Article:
Some critics, such as Yale epidemiologist Gregg Gonsalves, have suggested that the declaration seeks to “cull the herd of the sick and disabled.” Bhattacharya especially pushes back on that: “The goal is to minimize death,” he says. “If you want to minimize deaths, you need to account for the deaths that come from the lockdowns as well as from COVID itself. The critics focus only on COVID deaths and ignore the deaths of the lockdowns. That’s unconscionable.”
So how would they allow the young to continue life as normal while protecting the elderly? The declaration is a bit thin on details. “A comprehensive and detailed list of measures,” the scientists write, “including approaches to multi-generational households, can be implemented, and is well within the scope and capability of public health professionals.”
That detailed list doesn’t materialize in the letter itself. Over the course of our conversation, Bhattacharya mentions the possibility of quarantining the elderly and the vulnerable in hotels if they live with younger household members, though just how feasible that would be remains unclear. Are masks part of the solution, I ask? “Depends on the setting,” he says, mentioning hospitals as a place where they should be used. What about social distancing? A refrain: “In some settings, yes. In some settings, it’s not possible.”
Schools are typically classified as one of those impossible settings. “Schools closing because you can’t stay six feet apart is criminal,” he says. “The harm from closing schools is so high.” Those closures have adversely impacted poor families who have fewer resources for child care and often little ability to work remotely. Adolescent mental health has suffered. And American schools that have reopened have yet to see major case outbreaks, perhaps because of lower COVID-19 transmission rates among children and the decreased likelihood that they will develop the disease.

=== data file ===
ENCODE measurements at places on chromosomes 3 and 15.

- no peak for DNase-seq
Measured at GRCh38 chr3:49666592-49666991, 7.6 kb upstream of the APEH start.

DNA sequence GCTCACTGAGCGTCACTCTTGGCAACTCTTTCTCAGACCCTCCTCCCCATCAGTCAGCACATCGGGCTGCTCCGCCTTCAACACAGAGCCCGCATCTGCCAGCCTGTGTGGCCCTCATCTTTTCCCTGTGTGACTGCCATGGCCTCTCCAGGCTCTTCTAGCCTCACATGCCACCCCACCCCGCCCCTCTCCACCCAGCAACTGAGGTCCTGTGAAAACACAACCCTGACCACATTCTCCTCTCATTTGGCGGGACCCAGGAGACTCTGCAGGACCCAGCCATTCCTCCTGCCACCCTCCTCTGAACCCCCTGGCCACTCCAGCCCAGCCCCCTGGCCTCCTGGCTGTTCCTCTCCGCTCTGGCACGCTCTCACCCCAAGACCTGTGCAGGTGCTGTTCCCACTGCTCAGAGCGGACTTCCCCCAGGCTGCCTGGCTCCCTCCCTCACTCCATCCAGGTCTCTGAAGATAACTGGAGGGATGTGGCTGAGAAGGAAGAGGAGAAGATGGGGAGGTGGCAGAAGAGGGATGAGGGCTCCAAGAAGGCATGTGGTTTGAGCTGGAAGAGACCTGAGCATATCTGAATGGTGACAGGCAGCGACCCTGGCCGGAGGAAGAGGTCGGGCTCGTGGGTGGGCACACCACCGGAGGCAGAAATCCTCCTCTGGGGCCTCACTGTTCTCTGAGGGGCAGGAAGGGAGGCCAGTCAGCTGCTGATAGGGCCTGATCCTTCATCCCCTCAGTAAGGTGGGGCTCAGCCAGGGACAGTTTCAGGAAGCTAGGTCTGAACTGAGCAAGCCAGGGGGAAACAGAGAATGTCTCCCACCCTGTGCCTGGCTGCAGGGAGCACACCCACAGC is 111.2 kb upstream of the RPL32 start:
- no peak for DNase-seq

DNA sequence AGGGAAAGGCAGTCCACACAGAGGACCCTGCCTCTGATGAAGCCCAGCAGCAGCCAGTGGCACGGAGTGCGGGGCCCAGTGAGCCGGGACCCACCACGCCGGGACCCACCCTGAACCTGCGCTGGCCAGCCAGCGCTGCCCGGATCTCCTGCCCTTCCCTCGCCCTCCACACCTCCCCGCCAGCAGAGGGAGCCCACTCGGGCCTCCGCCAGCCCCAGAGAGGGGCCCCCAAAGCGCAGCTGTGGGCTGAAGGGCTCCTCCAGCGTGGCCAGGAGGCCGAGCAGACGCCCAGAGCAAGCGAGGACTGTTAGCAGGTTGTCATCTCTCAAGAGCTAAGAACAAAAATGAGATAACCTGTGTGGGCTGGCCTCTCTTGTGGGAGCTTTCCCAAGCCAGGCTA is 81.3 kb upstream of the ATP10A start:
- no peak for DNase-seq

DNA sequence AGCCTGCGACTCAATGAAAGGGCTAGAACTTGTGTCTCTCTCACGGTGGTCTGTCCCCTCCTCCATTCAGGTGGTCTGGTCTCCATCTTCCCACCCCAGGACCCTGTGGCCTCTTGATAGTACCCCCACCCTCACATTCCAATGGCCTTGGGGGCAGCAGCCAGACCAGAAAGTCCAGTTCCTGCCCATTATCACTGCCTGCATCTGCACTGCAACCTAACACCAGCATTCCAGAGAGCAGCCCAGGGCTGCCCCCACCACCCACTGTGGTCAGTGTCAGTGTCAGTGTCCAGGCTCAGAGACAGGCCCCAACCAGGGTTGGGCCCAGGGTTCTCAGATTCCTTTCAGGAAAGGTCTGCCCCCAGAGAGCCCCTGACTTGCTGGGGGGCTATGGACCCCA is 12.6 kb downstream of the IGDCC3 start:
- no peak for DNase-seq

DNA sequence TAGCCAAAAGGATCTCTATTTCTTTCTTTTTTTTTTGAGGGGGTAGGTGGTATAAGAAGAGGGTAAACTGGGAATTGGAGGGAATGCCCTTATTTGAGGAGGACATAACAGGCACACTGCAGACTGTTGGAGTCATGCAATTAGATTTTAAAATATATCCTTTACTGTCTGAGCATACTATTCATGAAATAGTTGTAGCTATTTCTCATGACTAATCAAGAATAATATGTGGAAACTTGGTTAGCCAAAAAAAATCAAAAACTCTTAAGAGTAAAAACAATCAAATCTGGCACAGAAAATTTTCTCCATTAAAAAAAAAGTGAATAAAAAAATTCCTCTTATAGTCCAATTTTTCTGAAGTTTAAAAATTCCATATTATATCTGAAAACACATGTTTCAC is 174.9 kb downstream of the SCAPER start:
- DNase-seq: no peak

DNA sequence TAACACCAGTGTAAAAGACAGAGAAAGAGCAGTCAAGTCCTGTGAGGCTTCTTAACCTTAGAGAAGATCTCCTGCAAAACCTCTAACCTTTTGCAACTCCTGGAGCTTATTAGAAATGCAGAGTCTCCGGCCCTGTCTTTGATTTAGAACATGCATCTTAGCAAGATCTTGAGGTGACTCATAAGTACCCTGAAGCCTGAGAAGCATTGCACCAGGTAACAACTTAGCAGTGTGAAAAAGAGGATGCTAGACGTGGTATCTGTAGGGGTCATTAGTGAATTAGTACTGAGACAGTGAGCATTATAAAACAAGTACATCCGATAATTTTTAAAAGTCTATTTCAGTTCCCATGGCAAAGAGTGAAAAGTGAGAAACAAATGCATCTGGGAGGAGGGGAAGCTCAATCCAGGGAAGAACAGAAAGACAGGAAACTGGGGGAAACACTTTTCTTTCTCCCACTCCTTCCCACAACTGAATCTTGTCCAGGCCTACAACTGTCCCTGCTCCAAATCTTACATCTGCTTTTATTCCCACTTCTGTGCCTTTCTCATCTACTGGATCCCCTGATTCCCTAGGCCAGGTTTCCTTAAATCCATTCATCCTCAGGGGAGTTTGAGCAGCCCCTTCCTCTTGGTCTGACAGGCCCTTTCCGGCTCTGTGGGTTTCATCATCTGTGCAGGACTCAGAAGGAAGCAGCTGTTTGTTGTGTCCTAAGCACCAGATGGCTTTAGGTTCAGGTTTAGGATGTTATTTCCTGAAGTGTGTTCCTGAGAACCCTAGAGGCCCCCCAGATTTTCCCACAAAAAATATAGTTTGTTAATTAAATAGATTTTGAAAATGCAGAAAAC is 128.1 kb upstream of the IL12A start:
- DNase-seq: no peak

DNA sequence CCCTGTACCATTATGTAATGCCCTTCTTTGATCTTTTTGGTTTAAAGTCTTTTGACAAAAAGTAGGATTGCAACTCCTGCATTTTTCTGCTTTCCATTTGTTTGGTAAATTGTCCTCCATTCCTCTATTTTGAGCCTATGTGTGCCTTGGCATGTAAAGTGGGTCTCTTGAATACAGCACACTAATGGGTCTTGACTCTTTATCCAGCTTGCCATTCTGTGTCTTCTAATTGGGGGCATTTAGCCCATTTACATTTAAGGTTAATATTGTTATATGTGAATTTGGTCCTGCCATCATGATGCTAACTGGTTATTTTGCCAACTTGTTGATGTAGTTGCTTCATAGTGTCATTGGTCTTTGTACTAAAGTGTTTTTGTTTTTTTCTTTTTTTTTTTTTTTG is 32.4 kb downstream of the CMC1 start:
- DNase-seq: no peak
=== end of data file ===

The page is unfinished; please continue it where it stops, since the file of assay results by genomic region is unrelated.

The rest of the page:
Part of Bhattacharya’s resistance to diving deeper with me seems to be rooted in a resentment toward the one-size-fits-all model we’ve seen over the last seven months. Fair enough. But the alternative still hasn’t been ironed out. “We’re talking about an infinity of settings, right?” he asks me.
That alternative also does not appear to include countermeasures implemented on a wide scale. A robust, cheap testing program, for instance, has often been touted as a possible way out of freedom-impinging lockdowns, with its potential to zero in on positive cases before someone becomes a super-spreader. Not so under the declaration. According to Bhattacharya, such measures should be directed away from society at large. “All that Focused Protection is is to divert those resources—testing resources, masks, non-pharmaceutical interventions, the therapies—to the service of protecting the vulnerable,” he says.
Bhattacharya did hone in on at least one thing that most everyone will be able to agree on: the politicization of COVID-19. “Masks [have become] a political debate,” he says, “where one side looks at you and says, ‘Oh, you’re wearing a mask. Therefore you’re too scared and you don’t value individual freedom.'” Meanwhile, the other side “looks at you and says, ‘You’re not wearing a mask. You just hate other people because you’re trying to kill them.'”
That mutual animus extends far beyond masks, and it helps explain the mixture of vigorous support and vigorous pushback that Bhattacharya and his colleagues received for their declaration. The proposal isn’t perfect, and it certainly has some gaps to fill. But it asks an important question: How much collateral damage is too much?